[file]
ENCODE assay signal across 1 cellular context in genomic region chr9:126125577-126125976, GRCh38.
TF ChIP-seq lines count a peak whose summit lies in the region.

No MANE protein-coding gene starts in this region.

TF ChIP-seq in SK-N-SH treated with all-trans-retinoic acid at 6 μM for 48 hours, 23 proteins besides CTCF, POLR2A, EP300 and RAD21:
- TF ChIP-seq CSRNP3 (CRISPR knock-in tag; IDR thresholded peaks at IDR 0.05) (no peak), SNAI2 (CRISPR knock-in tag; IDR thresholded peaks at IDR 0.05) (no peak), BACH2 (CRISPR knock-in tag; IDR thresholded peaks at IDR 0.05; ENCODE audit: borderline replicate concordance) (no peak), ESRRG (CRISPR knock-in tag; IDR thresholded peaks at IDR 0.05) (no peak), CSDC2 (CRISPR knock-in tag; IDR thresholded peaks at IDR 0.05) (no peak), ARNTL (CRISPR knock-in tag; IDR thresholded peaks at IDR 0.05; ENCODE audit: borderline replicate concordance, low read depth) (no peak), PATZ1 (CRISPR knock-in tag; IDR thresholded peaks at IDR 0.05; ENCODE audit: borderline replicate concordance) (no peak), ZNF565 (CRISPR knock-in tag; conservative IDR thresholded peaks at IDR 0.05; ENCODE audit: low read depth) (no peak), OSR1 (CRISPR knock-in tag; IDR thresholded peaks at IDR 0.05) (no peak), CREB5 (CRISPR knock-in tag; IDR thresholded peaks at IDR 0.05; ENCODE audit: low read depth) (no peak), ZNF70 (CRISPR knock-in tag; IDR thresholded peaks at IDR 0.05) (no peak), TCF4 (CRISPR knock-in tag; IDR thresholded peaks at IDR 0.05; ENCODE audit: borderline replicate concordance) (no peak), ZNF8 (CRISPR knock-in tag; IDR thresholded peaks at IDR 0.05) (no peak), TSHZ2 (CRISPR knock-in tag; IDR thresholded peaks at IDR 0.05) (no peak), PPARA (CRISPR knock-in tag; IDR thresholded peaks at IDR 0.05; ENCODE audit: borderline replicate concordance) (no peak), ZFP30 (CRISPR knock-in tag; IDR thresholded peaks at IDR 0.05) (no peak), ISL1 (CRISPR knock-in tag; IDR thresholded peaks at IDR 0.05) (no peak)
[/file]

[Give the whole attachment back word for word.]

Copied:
ENCODE assay signal across 1 cellular context in genomic region chr9:126125577-126125976, GRCh38.
TF ChIP-seq lines count a peak whose summit lies in the region.

No MANE protein-coding gene starts in this region.

TF ChIP-seq in SK-N-SH treated with all-trans-retinoic acid at 6 μM for 48 hours, 23 proteins besides CTCF, POLR2A, EP300 and RAD21:
- TF ChIP-seq CSRNP3 (CRISPR knock-in tag; IDR thresholded peaks at IDR 0.05) (no peak), SNAI2 (CRISPR knock-in tag; IDR thresholded peaks at IDR 0.05) (no peak), BACH2 (CRISPR knock-in tag; IDR thresholded peaks at IDR 0.05; ENCODE audit: borderline replicate concordance) (no peak), ESRRG (CRISPR knock-in tag; IDR thresholded peaks at IDR 0.05) (no peak), CSDC2 (CRISPR knock-in tag; IDR thresholded peaks at IDR 0.05) (no peak), ARNTL (CRISPR knock-in tag; IDR thresholded peaks at IDR 0.05; ENCODE audit: borderline replicate concordance, low read depth) (no peak), PATZ1 (CRISPR knock-in tag; IDR thresholded peaks at IDR 0.05; ENCODE audit: borderline replicate concordance) (no peak), ZNF565 (CRISPR knock-in tag; conservative IDR thresholded peaks at IDR 0.05; ENCODE audit: low read depth) (no peak), OSR1 (CRISPR knock-in tag; IDR thresholded peaks at IDR 0.05) (no peak), CREB5 (CRISPR knock-in tag; IDR thresholded peaks at IDR 0.05; ENCODE audit: low read depth) (no peak), ZNF70 (CRISPR knock-in tag; IDR thresholded peaks at IDR 0.05) (no peak), TCF4 (CRISPR knock-in tag; IDR thresholded peaks at IDR 0.05; ENCODE audit: borderline replicate concordance) (no peak), ZNF8 (CRISPR knock-in tag; IDR thresholded peaks at IDR 0.05) (no peak), TSHZ2 (CRISPR knock-in tag; IDR thresholded peaks at IDR 0.05) (no peak), PPARA (CRISPR knock-in tag; IDR thresholded peaks at IDR 0.05; ENCODE audit: borderline replicate concordance) (no peak), ZFP30 (CRISPR knock-in tag; IDR thresholded peaks at IDR 0.05) (no peak), ISL1 (CRISPR knock-in tag; IDR thresholded peaks at IDR 0.05) (no peak)